I’m not sure what movie greenlighting algorithm has prompted animation studios to believe that yetis are what children are salivating to see on the big screen at the moment, but it was a decision that paid off nicely for DreamWorks & Universal – who recently had sizeable hits with the CG-animated shrugs Smallfoot & Abominable, respectively. Laika, of course, was the only studio of the trio to outright flop in this endeavor, doubling their usual production budget on what appeared to be a surefire hit and only earning 1/5th of it back at the box office. Their mistake was being the one studio who actually gave a shit about animation as an artform – pushing their usual combination of tactile stop-motion wizardry & CGI-smoothed touchups to create a one-of-a-kind globetrotting adventure. Casting overgrown man-child Zach Galifianakis as a buffoonish sasquatch who takes figures of speech as literally as Amelia Bedelia was their only attempt to bridge the gap to what most modern animation studios do in their globally-exported box office hits – a real “Zendaya is Meechee” kind of decision. It wasn’t enough.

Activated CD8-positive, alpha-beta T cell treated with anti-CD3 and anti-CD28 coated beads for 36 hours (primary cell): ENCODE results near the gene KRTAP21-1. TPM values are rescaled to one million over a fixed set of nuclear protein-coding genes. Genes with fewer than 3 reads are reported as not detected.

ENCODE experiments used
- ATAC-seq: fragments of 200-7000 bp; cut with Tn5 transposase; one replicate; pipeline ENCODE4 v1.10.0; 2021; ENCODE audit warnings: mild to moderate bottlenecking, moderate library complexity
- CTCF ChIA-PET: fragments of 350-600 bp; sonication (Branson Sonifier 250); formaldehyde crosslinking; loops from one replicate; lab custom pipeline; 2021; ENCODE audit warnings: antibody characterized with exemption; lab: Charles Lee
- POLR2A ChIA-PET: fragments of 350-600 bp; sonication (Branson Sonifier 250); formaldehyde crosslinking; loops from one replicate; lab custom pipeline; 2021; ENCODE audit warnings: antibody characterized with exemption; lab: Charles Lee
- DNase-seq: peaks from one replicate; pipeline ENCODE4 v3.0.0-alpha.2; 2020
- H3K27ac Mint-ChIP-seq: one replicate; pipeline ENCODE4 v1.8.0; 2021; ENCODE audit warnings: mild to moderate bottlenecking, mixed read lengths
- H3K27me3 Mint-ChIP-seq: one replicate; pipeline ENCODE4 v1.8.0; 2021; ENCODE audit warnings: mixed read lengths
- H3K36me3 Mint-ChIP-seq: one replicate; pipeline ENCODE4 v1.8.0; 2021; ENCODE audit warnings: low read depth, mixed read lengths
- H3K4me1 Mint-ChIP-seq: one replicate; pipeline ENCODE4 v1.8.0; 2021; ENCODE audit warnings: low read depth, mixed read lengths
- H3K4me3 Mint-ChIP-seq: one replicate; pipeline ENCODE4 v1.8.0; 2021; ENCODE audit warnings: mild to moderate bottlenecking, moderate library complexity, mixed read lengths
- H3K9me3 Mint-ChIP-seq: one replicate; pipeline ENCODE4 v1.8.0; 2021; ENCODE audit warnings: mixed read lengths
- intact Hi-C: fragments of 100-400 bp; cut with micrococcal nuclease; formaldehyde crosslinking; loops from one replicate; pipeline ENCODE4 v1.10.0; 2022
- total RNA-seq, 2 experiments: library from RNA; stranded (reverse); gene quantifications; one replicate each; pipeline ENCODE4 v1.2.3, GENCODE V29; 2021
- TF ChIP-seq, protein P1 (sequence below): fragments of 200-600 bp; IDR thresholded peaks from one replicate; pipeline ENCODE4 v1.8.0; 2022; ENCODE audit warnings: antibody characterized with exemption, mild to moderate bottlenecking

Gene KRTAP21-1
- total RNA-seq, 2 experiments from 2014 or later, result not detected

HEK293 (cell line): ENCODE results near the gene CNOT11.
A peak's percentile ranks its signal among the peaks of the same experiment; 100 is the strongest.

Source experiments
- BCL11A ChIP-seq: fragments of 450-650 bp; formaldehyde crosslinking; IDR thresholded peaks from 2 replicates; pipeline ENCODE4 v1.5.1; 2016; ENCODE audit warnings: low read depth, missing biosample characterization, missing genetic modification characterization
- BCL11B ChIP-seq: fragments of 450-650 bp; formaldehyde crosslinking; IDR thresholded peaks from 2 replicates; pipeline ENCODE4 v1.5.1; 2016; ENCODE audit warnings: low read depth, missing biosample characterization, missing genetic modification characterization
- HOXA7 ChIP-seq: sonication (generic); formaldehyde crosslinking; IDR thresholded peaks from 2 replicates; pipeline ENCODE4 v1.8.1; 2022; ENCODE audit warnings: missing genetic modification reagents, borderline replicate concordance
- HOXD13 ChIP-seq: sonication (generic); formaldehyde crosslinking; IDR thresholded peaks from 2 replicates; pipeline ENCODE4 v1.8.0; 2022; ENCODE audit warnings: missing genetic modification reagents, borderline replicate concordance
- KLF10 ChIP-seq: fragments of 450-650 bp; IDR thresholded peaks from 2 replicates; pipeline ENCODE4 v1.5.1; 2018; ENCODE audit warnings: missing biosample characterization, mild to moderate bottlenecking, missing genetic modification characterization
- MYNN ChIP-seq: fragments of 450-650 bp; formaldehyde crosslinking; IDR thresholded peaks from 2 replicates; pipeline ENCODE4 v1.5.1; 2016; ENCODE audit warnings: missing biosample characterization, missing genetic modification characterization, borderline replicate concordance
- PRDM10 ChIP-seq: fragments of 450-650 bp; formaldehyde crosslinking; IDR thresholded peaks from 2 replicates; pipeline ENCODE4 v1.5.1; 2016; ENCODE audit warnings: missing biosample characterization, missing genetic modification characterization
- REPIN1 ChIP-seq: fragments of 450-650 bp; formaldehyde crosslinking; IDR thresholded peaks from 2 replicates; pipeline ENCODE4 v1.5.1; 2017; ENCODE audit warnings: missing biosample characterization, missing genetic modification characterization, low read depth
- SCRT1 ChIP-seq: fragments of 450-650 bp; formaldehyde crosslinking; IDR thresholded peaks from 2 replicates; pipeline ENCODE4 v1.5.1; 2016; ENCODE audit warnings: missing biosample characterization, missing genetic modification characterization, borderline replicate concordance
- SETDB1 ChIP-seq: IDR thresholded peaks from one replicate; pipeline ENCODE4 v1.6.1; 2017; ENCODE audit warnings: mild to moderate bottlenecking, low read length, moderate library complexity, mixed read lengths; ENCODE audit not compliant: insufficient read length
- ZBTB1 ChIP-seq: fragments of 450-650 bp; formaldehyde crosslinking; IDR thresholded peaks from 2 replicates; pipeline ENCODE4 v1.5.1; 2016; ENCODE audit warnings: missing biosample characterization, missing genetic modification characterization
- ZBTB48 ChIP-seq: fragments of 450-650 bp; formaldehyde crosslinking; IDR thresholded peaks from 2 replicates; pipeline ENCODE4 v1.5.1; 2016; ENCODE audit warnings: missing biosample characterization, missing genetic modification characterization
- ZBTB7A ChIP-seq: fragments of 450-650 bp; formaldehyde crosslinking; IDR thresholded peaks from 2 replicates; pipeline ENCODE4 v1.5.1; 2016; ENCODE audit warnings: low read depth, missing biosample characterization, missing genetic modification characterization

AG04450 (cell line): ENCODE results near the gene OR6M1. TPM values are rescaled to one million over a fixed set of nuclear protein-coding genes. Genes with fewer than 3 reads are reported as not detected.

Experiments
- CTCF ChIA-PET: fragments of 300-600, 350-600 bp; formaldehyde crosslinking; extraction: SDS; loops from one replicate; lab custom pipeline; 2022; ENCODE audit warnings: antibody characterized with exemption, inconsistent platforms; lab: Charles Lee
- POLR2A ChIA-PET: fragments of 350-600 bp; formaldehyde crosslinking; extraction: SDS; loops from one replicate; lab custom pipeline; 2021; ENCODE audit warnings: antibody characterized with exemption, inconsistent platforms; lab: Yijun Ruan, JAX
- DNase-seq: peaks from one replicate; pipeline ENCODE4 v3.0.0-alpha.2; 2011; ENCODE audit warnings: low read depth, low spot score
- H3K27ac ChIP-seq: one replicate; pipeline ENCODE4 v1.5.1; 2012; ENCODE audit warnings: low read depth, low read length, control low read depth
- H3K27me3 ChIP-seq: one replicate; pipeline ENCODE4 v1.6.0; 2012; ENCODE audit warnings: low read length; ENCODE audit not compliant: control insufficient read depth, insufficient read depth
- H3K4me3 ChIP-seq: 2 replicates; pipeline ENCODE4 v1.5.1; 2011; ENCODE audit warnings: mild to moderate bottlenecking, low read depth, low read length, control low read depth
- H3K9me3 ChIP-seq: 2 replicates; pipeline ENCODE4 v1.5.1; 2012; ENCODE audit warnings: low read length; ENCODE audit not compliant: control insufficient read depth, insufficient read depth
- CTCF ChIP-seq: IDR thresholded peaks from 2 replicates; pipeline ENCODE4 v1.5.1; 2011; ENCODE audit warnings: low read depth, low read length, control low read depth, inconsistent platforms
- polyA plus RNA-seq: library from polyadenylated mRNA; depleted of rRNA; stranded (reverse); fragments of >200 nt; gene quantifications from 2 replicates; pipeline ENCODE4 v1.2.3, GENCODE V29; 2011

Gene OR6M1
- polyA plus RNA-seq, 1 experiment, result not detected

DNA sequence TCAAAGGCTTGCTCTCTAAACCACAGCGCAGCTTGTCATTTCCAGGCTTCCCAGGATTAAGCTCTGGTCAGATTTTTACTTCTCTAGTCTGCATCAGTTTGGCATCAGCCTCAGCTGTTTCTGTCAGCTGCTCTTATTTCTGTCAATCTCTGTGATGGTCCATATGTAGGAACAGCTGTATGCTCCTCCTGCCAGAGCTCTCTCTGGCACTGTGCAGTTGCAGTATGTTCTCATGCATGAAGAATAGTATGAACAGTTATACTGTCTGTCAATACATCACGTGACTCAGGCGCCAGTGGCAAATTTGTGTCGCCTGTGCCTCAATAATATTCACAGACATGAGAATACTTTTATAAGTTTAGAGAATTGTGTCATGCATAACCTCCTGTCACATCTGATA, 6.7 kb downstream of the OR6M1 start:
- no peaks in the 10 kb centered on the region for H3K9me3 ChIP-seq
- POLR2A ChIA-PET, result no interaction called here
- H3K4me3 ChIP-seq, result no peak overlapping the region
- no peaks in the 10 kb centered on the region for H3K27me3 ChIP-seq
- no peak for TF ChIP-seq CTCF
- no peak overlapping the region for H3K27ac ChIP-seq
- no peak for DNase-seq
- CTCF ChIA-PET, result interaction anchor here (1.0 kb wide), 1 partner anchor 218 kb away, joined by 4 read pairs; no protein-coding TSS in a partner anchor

Thematically, Missing Link makes for a lighthearted companion piece to the recent stop-motion arthouse bummer This Magnificent Cake!. Both films use traditional slapstick humor to satirize the absurdity of historical colonialism, although Missing Link’s approach to the material is much sillier than it is traumatizing. Hugh Jackman voices a self-proclaimed “famous” monster hunter (the one nod to the studio’s typical horror bent) who attempts to earn the respect of legitimate big-game hunters by capturing creatures like The Loch Ness Monster and, yes, Bigfoot. Galifianakis voices that living Bigfoot specimen, a sweetly non-confrontational beast who longs to find more creatures of his own kind so he can stop living as an ostracized misfit. The pair team up to help each other’s causes. The yeti is a crude New World goofball searching for purpose & a sense of Home in his Old World ancestry, while the monster hunter learns just how harmful his self-serving, globetrotting colonialism is to everyone he touches. The mistake the movie made was in having themes or a point of view at all. It probably would have made much more money if they had just animated Galifianakis singing Meghan Trainor karaoke or some other such horseshit.